6th March 1919

We tried to make an eight o’clock start, for we had a long distance to travel on Wednesday.

The Menin round to Ypres impressed us tremendously. The indescribable wrack of war was to be seen as nowhere else. The remnants of tanks lay everywhere in shell-holes. We could see eight from one point of view.


Wrecked tank on the Menin Road, 1919. This image is from a negative in our collection which was originally to overexposed for Edis to make a print from. Our curator, Alistair Murphy, scanned the negative and developed the image digitally, making him the first person to see it since Edis took the photo in 1919.

Cartridges, bombs, grenades of every kind lay strewn upon the ground. Once could pick up “trophies” by the hundred had one cared, accoutrements, helmets, bayonets, shell cases. The sun was beginning to gleam after a long morning of rain and I found several fine pictures of the historic road against the light.


Battlefield at Ypres (Cromer Museum)

The camp at Hooge was a swamp, on a sloping ground, the tiny white crosses packed close together, two men in every grave, and a path of duck boards to slide on, one’s boots coated with slimy yellow mud… To some of the crosses clung the label with a blue line across it – ‘Unidentified British soldier’; on some a tin hat, a scrap of clothing, on one a pair of the man’s boots; but many were named. A tiny hut at the top of the field tempted me to look inside – A pile of spades – two stretchers with long


The Cloth Hall, Ypres (Cromer Museum)

suggestive forms swathed in sacking mats – a pair of boots at one end – and one realised that the salvage workers had had a “find” in some shell-hole, and had brought the poor remnants of humanity here to give them burial. A label tied to one read ‘Unknown British Soldier, West Yorkshire Regiment. Identified by badge’ – and that was all. But the sun and wind had done their work – the mud was hardly needed – for dust had already turned to dust.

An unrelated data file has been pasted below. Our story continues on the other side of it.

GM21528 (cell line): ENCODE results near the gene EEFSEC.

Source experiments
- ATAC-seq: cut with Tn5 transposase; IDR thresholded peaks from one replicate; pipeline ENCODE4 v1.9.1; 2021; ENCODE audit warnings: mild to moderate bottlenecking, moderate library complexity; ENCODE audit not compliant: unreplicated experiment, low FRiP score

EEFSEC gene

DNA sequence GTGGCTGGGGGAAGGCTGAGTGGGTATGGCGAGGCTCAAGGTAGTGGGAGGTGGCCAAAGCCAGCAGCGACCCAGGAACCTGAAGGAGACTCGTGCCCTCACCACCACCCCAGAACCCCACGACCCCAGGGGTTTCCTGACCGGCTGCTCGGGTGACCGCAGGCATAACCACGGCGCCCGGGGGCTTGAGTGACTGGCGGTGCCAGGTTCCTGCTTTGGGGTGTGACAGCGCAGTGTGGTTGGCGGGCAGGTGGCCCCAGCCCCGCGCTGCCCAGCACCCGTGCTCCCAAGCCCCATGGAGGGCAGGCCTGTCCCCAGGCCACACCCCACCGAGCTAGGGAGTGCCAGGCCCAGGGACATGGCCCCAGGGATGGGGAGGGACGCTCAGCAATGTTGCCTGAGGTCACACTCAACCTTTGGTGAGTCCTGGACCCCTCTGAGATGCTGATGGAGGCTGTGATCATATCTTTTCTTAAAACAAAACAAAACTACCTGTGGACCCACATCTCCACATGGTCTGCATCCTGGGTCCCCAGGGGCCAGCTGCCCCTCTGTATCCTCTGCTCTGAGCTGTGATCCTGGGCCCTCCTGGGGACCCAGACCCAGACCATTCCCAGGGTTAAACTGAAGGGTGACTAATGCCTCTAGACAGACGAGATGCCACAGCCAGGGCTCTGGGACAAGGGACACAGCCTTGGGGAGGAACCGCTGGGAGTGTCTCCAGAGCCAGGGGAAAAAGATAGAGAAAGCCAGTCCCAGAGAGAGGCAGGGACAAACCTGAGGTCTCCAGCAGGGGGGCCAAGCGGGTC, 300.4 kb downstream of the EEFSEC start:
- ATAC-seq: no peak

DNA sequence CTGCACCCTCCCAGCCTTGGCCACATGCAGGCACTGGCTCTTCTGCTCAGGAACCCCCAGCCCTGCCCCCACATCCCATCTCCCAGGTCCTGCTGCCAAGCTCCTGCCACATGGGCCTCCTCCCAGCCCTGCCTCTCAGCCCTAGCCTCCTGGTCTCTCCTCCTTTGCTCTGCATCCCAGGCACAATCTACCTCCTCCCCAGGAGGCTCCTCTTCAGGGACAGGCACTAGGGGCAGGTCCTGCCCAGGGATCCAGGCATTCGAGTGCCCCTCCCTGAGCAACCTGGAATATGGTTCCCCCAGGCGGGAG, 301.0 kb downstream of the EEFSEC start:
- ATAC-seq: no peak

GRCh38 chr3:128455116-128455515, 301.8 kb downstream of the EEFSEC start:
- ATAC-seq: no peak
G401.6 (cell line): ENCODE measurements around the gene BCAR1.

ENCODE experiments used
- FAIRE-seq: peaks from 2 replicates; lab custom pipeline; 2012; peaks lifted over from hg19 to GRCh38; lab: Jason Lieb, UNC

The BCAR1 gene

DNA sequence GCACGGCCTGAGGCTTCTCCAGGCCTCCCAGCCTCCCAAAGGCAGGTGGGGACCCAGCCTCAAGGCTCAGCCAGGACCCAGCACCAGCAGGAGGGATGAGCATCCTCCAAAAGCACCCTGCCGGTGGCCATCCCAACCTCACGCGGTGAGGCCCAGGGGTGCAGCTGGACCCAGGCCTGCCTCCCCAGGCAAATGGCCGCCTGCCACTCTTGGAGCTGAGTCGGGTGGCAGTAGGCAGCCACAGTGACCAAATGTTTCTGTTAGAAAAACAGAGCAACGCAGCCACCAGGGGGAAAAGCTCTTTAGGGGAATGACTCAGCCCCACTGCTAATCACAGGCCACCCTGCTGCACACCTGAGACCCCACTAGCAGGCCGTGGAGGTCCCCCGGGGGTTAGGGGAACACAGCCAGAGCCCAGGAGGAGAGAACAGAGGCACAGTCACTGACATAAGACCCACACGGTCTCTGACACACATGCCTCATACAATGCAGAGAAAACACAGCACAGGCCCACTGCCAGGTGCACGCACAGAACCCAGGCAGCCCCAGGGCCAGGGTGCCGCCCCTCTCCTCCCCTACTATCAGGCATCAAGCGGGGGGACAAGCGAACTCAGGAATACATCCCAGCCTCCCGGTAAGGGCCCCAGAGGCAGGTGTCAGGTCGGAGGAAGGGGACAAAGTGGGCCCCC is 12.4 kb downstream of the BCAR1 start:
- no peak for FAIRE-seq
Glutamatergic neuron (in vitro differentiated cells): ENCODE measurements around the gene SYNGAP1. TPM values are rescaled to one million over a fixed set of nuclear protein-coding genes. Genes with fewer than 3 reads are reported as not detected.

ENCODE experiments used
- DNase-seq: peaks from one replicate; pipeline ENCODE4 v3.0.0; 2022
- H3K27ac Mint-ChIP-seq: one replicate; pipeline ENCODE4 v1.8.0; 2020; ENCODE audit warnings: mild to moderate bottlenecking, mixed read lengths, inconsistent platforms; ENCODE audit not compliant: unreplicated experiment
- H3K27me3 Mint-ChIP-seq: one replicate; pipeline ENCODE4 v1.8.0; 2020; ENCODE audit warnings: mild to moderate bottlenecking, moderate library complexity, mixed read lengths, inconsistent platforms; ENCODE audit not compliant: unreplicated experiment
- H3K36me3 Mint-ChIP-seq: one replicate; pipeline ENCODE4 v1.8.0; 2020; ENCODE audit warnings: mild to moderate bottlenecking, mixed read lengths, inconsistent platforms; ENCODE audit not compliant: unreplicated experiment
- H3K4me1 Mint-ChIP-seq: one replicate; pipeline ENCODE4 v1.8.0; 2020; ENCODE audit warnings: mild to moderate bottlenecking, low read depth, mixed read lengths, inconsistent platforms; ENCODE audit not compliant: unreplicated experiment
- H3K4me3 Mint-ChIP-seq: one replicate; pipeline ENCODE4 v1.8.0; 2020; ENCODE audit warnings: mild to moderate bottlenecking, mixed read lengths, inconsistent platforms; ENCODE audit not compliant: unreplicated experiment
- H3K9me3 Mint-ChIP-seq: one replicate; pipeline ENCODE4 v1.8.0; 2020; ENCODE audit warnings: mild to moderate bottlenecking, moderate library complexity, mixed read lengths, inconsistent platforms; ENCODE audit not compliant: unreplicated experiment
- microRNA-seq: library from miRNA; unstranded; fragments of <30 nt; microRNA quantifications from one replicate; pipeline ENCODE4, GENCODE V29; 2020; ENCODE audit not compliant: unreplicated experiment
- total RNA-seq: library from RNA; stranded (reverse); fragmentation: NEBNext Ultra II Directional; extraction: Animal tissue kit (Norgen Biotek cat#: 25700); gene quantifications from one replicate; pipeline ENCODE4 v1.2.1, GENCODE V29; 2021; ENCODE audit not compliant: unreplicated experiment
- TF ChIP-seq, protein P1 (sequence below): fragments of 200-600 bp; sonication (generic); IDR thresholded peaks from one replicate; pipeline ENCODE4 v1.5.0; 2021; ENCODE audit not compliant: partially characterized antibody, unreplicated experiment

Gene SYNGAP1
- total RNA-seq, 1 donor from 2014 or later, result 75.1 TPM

…But it was Ypres that had drawn us all day long – and nothing more striking could be imagined. It is a beautiful town – with the Cloth Hall still beautiful in its tragic ruin – a monument to be left for ever of the Hun and his ambitions. I longed to stay and wander about but time pressed, and it was all I could do to get two plates of it.

On we sped till we reached Poperinghe – shattered and miserable – but still inhabited. We crossed the frontier near Watow – with no trouble – and on to Cassel, where Lady Norman’s son was at the Signal Headquarters of the Brigade. We had a cheery reception and were at once shown the big guns which were Nigel’s special charge. Nigel’s hut was most comfortably arranged with two beds and two ‘lounges’ and many little comforts, to say nothing of about 20 pairs of boots and a large collection of pistols.

We were to spend the night with the Fanys in their camp. We were put up in real Fany cubicles in Mission Huts – rows of zinc corrugated tunnels – most comfortably fitted up… My changing of [photographic] plates was accomplished with enormous precautions not to disturb the snores of the Fany in the next cubicle.


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